At the 2004 Rotterdam International Film Festival, in his last year as artistic director, Simon Field dedicated a large portion of the programme to the retrospective ‘Raúl Ruiz: an Eternal Wanderer’. This scale of coverage would be enough to cover one or even two directors’ work but with Ruiz it could barely showcase a third of his output. Born in Chile in 1941, Ruiz begun working with film, after a previous engagement with theatre, in 1960 and now has a constantly expanding filmography of over 100 feature films, shorts and documentaries in various genres.
Seeing Ruiz’ works in close succession one gets a strong impression of his working method, open to influence and improvisation, always deeply human. There is a great sense of community about the work. In this retrospective alone one could twice encounter the magical Anne Alvaro, who leads The City of Pirates (1983) and Bérénice (1983) with a trance-like authority that draws us into the depths of those dramas. The amazing scores of Jorge Arriagada accompany nearly all the films, from the early synthesizer piece for the short Colloque de Chiens (1977) through the lush accompaniment for macabre marina’s tale Three Crowns of the Sailor (1982) and on to the erratic, melodramatic orchestration for Ce Jour-là (2003).
Raúl Ruiz: Well I make films with everything I can, so by definition everything that has happened to me is there. Chile is a country with an earthquake and sometimes, when you are in the middle of an earthquake, you say it should be an earthquake somewhere else; you never believe you are in the centre. I realised a little later that, with this political earthquake, I was in the centre. At the beginning it was almost like an epi-phenomenon. I didn’t realize the importance and that this has happened often. It happened to me, happened to many people, but you only realise little by little.
Ce Jour-là, 2003
GC: Do you make a distinction between your various projects? Between one that is more personal, that you have maybe cherished for a long time, or one that is more spontaneously made?
RR: Well this film was supposed to be a film for TV. It was filmed in 1978 just after I had finished The Hypothesis of the Stolen Painting and The Suspended Vocation. It was a little embarrassing to work for TV. The project was a commission, in a series of documentaries on the election, that was supported by the Left. The Left was meant to win the election but the Right succeeded instead, so the film was nonsense. People didn’t want to answer any questions. There was a big accident in Italy at that time and I remember seeing a newsreel, and there was only one witness, but all he wanted to talk about was his coffee, how he couldn’t get his coffee anymore. All documentaries commit something of an original sin in the attempt to frame an abstract idea. Documentaries are about ‘something’; this was about nothing.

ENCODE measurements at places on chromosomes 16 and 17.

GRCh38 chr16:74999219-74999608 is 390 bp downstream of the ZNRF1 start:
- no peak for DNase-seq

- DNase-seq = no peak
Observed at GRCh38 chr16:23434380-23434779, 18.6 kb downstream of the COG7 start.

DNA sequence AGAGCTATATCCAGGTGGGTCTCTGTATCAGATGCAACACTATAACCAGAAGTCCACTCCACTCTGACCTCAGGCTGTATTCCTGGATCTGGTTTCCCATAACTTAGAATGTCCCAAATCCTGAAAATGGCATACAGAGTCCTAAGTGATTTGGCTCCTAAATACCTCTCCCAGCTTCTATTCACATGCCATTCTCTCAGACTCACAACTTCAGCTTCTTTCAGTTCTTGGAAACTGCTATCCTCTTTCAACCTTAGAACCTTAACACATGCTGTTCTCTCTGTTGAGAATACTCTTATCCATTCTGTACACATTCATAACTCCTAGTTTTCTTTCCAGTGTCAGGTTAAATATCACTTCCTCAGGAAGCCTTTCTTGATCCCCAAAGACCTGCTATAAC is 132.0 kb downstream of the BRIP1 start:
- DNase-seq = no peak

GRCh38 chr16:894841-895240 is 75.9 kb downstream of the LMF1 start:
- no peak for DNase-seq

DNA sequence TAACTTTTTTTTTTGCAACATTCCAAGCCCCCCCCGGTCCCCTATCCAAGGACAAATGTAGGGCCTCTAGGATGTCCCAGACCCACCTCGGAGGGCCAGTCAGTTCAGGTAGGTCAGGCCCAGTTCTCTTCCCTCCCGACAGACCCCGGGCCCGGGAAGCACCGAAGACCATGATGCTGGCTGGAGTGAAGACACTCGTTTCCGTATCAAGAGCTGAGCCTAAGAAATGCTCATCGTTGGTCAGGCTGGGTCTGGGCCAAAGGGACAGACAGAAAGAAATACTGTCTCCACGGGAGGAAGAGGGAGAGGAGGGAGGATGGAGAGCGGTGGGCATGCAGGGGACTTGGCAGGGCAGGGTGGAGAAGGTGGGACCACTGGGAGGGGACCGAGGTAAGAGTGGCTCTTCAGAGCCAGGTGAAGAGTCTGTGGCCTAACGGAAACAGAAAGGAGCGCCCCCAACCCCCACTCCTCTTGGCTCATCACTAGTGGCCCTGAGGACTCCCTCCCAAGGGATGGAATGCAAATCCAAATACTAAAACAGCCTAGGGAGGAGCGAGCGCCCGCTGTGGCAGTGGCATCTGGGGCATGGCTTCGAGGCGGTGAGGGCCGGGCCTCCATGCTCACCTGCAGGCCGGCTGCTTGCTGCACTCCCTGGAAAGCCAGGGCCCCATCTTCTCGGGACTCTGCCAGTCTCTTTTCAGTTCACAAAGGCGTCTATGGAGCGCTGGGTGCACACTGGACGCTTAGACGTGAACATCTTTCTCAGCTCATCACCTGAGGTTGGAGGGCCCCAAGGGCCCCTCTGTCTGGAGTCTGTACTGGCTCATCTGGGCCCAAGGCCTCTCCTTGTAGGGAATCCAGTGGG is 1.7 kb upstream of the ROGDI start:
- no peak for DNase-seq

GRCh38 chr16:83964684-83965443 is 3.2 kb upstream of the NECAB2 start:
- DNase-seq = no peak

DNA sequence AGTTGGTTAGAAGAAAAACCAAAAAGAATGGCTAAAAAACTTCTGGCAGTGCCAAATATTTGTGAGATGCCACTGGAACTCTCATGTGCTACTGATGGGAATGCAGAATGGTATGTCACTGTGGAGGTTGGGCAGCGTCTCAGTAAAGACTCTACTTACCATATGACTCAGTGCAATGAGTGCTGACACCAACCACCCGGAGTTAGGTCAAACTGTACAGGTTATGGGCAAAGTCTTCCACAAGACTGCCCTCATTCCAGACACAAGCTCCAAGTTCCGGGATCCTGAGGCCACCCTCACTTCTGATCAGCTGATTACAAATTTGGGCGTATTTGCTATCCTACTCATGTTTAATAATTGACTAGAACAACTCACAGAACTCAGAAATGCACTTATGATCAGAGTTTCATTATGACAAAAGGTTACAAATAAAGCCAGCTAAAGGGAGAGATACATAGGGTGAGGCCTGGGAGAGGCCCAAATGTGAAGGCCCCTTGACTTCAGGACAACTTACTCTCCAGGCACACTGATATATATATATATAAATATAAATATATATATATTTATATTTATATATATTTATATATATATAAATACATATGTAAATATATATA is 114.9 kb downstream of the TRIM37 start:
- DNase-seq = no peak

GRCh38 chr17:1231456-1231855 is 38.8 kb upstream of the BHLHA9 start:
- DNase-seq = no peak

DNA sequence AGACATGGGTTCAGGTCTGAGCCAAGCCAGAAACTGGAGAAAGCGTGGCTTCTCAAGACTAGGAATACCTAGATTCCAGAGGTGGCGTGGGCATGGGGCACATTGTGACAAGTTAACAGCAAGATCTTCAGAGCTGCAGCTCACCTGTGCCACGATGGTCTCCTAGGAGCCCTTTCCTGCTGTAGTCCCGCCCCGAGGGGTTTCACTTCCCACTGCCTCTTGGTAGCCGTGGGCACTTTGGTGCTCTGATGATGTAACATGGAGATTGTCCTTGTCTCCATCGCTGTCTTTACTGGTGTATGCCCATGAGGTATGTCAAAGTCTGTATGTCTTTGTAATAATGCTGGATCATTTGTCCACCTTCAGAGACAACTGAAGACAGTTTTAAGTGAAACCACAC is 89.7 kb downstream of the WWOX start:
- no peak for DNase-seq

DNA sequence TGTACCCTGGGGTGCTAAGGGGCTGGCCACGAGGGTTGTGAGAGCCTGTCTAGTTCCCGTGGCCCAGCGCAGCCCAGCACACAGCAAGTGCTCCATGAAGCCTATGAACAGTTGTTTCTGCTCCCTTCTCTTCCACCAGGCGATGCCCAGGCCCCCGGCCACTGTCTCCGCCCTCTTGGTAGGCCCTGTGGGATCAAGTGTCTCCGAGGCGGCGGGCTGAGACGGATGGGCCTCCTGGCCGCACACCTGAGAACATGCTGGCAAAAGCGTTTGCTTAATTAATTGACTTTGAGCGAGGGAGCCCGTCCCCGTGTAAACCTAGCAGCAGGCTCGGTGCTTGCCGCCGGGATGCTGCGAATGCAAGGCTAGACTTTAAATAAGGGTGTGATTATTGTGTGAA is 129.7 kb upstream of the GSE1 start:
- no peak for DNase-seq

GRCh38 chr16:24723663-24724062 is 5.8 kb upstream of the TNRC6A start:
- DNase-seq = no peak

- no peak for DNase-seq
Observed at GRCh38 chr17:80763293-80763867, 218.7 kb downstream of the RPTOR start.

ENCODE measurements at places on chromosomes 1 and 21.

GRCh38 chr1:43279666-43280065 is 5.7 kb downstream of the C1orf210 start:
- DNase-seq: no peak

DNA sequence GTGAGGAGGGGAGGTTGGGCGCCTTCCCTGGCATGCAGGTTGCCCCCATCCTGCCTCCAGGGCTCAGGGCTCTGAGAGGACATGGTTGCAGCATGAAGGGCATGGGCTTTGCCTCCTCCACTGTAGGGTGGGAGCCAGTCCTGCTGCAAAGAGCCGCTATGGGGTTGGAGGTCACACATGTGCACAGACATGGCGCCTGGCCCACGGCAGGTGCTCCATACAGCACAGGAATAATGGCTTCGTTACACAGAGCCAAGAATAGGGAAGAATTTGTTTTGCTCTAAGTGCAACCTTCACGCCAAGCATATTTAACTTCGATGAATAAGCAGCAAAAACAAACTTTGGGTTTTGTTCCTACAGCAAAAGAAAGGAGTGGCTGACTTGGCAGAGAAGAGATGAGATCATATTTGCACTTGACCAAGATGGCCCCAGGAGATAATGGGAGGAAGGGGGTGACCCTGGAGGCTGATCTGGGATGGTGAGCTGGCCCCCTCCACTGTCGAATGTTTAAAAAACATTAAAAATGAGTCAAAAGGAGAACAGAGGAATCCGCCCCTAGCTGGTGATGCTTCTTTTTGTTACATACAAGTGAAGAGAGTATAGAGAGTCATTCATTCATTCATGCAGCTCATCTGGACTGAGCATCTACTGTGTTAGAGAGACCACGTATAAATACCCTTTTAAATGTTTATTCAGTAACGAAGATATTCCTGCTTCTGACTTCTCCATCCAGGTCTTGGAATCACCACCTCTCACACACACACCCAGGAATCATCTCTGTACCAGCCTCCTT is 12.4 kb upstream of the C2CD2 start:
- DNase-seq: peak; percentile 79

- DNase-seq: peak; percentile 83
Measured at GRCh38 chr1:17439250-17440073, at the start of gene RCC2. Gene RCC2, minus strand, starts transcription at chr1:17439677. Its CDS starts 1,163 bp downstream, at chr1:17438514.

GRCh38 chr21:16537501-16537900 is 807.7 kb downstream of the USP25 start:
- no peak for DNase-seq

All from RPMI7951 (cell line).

GC: In your recent work there are often references to other art forms, that are perhaps more radical than the film within which they are presented. The poetry of the two protagonists in Ce Jour-là (2003), or the film the child is making in La Comédie de l’Innocence (2000). I find this juxtaposition fascinating, the idea that a more radical or avant-garde work is hidden, lying dormant within a seemingly ordinary film.
RR: I am always trying to keep some of my activity as a filmmaker who tries not to conform all the time. And by the way I always try to go back to that work anytime I can. Those movies that you mention, they are films made for normal theatres in France. In France they are considered normal, a little bit odd but still normal movies. Of course there are elements inside that are more expressive, sometimes outside the film itself. This theoretical expression I call the secret journey; inside the film there is a secret movie.
GC: Another interesting element of your work is your eclecticism. You move smoothly between very different projects, from literary adaptations to B-movies. Are you interested in avoiding easy characterisation or being labelled as an auteur?
RR: Well, I know that a film like Time Regained offered a kind of an alibi to play with forms that I like. Because Proust works in a very similar way to myself, playing with a flexibility of narrative without making it fantastic. It’s not very easy, but it doesn’t go very far in an experimental way with language, like Joyce. But he does experiment with what Americans call the mind, in the odd and oblique way of seeing things.
Each film is a completely different thing, if we assume that, you have to re-establish your position every time you make a movie. It’s completely different each time. Sometimes a film just starts because there is a well-known actor with whom you would be happy to work and he says, I am free in two weeks. If you have something for me I’ll do it. So you have to start thinking quickly.
GC: This ability to work within the confines that are set for you is exemplary. I could never see you as a purely experimental filmmaker because it seems so important for you to be working against or within another form.
RR: I was always in the middle, I was very eclectic. I remember in the hard times of ‘structuralist’ filmmaking, one filmmaker told me that he considered me as the only commercial film-maker acceptable, and it was because of The Hypothesis of the Stolen Painting. At this moment I am very interested with what happens when you give yourself limitations. Like sonnets or like the OuLiPo, the French movement, which included Georges Perec, who wrote a book without ‘e’ (translated as A Void, and remarkably also without a single ‘e’, by Gilbert Adair). It’s curious because I have tried to write without an ‘a’ and the sentence becomes really, really strange; it’s almost Mallarmé all the time. Just by taking away a vowel. I was recently talking with Gilbert Adair about how you could exclude something in a film, so that it is not so evident. Of course you can make a film without glasses, and manage to not notice that. Things like that are possible – and by the way this is what I’m doing digitally at this moment, in my apartment.
Time Regained, 1999
At the beginning I would establish a situation and then change it – suddenly to move from tennis to football. It’s not good sport but it can be good art.
GC: Making a film without glasses?
RR: It’s one idea. It started now that I am 62 and I have some troubles with memory starting, very normal ones. Where did I put my coat, where is my hat, and I find it on my head, things like that. Suddenly I realise that you can make a film about the simultaneity of time just using those games. A film wherein suddenly you realise that all these troubles are not troubles. What happens is that you are starting to have the perception of the simultaneity of all the situations of your life at once.